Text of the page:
Teenagers are often eager to try smoking and drinking because they believe it will make them feel grownup. Why don’t they feel like adults? Maybe they have a lack of responsible challenging tasks NOT related to their studying? Maybe they feel controlled and belittled? Give them “adult” tasks to do, maybe a little job for summer to be proud of the money they earned, don’t treat and talk to them like with small kids. Explain to them that this is what being an adult really is. Smoking and drinking are easy, everybody can do that, but achieving goals and being responsible is the next level.
Always find time to spend with your children
We know how tight the schedule of working parents could be but there’s nothing more important than your family. Your child shouldn’t be alone and bored for a long time. Even if our kids have friends, extra activities and hobbies, they still need us and our attention and time devoted to them. Even if they shout that they hate us. Even if they slam doors, don’t talk to us or throw tantrums. In such moments they need us around more desperately than ever. Often teens start drinking because they want to harm themselves to get the attention of adults who are always busy with something else.
Is It Possible to Set a Healthy Drinking Pattern?
Most experts are absolutely sure than there can be no safe doses of alcohol. Even if it’s a seemingly innocent social drinking. Even if you do it once or twice a year, alcohol is alcohol. You should realize this yourself and make your child realize it also. You should also explain to a child that we always have a choice, to drink or not to drink. It’s not a social inevitable duty, not a must to socialize. If people don’t respect your choice, this should cause concern whether they respect you at all and whether you need that sort of negativity in your life.
In addition, there is an eternal question “to ban or not to ban?” Different experts and parents have different opinions about it. Both answers to these questions have their pros and cons. Some people believe that permission for a teenager to drink alcohol is a justification of a bad habit easy to manipulate with. It’s hard to disagree with this. A glass of wine per week won’t make you a candidate for addiction treatment, but the line of a drinking problem is blurred and easy to cross.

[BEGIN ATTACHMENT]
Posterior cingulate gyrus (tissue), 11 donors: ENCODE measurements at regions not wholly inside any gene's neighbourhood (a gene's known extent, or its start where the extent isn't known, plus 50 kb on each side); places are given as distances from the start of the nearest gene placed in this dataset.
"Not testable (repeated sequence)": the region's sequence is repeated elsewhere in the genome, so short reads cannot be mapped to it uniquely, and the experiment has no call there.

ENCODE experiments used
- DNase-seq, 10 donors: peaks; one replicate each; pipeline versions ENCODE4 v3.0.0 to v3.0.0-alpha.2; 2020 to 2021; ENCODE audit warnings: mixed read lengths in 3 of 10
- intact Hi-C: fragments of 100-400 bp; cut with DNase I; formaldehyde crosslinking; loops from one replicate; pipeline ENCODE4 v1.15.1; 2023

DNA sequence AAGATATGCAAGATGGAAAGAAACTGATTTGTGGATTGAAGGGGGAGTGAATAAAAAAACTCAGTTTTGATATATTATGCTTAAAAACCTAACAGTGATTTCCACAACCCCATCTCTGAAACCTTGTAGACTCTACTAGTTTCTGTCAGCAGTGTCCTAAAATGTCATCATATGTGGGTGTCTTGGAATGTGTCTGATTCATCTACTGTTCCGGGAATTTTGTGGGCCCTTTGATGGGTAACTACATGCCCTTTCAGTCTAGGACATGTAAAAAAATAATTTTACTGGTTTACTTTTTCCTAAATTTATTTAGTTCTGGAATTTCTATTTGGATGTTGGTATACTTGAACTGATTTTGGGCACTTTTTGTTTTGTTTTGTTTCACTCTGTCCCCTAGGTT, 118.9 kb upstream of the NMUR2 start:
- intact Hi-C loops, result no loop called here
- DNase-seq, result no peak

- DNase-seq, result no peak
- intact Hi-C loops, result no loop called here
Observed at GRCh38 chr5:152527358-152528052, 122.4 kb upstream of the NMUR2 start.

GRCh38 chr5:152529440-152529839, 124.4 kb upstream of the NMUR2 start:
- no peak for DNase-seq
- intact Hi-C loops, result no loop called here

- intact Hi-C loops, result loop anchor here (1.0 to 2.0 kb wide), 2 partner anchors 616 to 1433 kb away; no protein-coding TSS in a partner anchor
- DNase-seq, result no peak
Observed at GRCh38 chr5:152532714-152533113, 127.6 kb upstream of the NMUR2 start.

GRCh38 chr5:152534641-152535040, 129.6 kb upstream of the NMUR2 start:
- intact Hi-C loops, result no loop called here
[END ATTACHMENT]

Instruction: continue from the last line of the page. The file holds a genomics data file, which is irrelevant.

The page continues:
Others think that forbidden fruits are the sweetest and the stricter your ban is, the stronger is the temptation to break it. They actually have a point too. Usually, the advocates of the “permission method” believe that it won’t be that interesting to a child to drink alcohol if they are allowed to. There are even parents who believe that their children should try their first drink in their presence to understand how they feel and their “safe dose”.
Who’s right and who’s wrong? All of them sound logical. However, the most important thing, regardless of what approach you chose, is to prevent the very desire to drink. If your child will not see drinking as something cool and innocent, there will be no need for a strict ban. This is what it really means to learn a lesson, otherwise, ban will be violated as soon as you turn away or your child grows up.